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Career News | Feb. 8, 2021

Common DCAA Audits: Incurred Cost

By DCAA Staff Writer

Let’s break down one of the most common types of audits completed: An incurred cost audit.

Purpose:

This type of audit helps assess the accuracy of a contractor’s annual costs. It determines whether the costs are allowable, reasonable, and allocable to the contract in accordance with contract terms, cost accounting standards, and government laws or regulations. This helps contracting officers recover overpaid costs before a contract is officially closed out.

Contractors and Timeline:

Incurred cost audits can be performed for any DoD contractor; they are not specific to only one type of contractor or office. This is because all government contractors must submit their incurred costs. For smaller contractors, a random sample is audited to ensure compliance. All larger contracts, however, must go through this type of audit.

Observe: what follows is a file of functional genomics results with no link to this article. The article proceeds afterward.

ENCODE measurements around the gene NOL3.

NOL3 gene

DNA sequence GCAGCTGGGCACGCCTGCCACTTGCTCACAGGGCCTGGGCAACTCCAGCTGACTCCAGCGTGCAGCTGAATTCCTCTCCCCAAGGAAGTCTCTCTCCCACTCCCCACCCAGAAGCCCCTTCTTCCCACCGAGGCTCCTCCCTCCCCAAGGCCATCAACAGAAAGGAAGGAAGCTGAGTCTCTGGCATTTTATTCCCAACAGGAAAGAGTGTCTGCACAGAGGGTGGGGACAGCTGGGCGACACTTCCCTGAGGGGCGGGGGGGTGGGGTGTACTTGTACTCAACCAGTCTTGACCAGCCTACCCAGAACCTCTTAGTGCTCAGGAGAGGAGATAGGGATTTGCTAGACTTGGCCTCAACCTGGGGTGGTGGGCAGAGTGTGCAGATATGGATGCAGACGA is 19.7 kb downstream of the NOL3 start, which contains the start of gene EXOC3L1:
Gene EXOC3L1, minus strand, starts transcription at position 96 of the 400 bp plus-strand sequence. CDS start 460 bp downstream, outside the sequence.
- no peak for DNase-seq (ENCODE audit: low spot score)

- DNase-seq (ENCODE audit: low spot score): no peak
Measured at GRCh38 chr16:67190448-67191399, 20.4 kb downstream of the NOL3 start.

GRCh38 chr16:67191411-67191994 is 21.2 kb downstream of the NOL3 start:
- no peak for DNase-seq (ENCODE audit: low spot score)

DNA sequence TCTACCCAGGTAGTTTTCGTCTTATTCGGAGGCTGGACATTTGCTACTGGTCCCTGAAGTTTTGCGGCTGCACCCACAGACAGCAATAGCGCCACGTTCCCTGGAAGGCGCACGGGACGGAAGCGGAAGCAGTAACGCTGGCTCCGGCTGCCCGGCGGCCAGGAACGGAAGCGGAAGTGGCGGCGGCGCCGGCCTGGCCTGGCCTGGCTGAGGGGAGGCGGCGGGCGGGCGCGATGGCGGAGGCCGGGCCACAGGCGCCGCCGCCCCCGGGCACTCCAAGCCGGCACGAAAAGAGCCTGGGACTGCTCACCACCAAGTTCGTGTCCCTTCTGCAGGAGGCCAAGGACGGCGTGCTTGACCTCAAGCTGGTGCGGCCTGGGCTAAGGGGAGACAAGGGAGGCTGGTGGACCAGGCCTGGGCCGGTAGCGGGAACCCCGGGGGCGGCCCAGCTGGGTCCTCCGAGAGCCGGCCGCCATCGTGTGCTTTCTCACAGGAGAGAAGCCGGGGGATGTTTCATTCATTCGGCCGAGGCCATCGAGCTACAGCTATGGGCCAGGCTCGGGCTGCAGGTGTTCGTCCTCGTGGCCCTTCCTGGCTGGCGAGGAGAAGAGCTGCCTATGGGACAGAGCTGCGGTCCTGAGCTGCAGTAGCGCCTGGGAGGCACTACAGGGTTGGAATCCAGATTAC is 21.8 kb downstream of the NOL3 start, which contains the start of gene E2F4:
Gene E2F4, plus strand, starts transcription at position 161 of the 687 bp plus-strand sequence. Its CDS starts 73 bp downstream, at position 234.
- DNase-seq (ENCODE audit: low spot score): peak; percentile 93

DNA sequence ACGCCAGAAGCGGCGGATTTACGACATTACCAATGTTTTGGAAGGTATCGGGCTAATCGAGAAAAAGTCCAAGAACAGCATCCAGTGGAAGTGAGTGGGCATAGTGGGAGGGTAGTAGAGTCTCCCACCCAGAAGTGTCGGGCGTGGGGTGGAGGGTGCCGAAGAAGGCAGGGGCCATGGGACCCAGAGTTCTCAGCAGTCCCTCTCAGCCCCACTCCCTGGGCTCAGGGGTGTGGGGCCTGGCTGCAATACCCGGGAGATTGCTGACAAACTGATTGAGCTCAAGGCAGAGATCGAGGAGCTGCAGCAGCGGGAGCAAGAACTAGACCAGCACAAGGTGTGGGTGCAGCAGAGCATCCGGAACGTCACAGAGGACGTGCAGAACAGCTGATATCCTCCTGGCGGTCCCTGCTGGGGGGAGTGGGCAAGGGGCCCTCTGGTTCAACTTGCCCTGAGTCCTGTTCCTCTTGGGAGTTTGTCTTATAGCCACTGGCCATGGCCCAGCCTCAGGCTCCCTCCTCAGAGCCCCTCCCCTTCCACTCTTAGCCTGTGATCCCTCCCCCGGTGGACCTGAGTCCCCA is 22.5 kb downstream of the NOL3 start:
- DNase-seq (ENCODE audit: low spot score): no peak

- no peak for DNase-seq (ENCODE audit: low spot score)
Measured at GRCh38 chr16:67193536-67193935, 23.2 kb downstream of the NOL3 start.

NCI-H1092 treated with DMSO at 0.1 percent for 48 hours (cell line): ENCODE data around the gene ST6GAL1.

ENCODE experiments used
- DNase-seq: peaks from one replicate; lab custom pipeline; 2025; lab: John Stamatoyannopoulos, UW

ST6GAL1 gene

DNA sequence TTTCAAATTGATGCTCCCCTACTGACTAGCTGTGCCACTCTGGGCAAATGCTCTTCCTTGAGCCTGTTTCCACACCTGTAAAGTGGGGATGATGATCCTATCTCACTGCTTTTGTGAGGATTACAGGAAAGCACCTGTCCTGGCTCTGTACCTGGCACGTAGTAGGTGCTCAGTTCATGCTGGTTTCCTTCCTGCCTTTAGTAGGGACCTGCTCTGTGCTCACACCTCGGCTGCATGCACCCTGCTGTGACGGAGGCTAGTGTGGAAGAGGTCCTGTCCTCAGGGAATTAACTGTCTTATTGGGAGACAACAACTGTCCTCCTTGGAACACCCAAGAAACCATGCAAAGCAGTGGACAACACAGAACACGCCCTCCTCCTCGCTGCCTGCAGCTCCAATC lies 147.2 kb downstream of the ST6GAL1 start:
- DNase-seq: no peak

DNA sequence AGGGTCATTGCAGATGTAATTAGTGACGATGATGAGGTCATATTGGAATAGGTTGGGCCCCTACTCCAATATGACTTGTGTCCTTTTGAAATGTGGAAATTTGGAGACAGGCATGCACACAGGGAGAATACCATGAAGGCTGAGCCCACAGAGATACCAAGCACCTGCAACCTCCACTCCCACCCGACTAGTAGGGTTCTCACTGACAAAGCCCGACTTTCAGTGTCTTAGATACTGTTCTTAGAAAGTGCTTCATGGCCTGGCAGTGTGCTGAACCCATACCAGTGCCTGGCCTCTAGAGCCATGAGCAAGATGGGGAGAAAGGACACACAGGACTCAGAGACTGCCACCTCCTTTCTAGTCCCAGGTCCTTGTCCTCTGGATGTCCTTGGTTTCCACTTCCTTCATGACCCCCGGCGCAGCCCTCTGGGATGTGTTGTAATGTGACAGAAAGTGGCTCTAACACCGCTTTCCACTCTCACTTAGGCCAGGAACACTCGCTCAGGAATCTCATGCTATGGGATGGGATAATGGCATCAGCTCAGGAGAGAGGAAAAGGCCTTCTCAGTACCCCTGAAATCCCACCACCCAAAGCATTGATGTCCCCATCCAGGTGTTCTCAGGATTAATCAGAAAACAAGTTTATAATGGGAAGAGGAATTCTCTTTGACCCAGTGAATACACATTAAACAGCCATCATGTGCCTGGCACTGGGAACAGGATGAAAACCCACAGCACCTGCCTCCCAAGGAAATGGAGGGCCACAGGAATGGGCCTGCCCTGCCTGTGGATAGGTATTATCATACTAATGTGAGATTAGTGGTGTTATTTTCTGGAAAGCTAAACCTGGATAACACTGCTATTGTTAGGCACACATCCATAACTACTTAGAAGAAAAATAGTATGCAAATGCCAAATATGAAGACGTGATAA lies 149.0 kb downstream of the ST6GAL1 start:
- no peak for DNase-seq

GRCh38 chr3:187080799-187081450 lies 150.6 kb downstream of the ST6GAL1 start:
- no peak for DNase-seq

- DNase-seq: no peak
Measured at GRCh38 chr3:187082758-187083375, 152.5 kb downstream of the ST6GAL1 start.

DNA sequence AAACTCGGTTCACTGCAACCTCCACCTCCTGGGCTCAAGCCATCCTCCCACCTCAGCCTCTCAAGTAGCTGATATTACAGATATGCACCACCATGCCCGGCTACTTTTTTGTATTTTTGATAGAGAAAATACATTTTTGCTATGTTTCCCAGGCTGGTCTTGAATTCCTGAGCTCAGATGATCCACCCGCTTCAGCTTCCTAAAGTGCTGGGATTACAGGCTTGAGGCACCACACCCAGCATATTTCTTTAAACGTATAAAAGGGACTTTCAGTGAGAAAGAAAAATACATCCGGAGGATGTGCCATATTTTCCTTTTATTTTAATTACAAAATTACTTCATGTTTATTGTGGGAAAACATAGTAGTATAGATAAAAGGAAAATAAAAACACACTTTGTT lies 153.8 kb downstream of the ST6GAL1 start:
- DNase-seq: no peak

DCAA auditors have 12 months from the date of the submission to complete the audit, but a majority are completed in less time. Audits for small contractors may be performed by a single auditor, while audits for larger contractors require a team of auditors.

Typical Activities Can Include:

  • Reconciliations – Reconciling amounts billed to contractors’ books and records, or payroll dollars to payroll tax filings.Magnifying glass over numbers
  • Auditing Labor Costs:
    • Evaluating adjusting journal entries and exception reports.
    • Determining if both executive and employee compensation is reasonable by reviewing market studies and other sources.
    • Conducting labor floor checks and interviews to evaluate timekeeping procedures and the accuracy of contractor labor hour charges.
  • Determining that costs are allowable under Federal Acquisition Regulations (FAR).
  • Determining that materials purchased were required for the contract, purchased at a reasonable quantity and price, were used on the contract, and were in compliance with contract terms.

Once complete, DCAA submits the results of the audit to the appropriate contract authority. The findings are then used to negotiate and settle final indirect rates and direct costs.

Interested in learning more about DCAA audits? Read our Understanding DCAA Audits and Forward Pricing Audit blogs.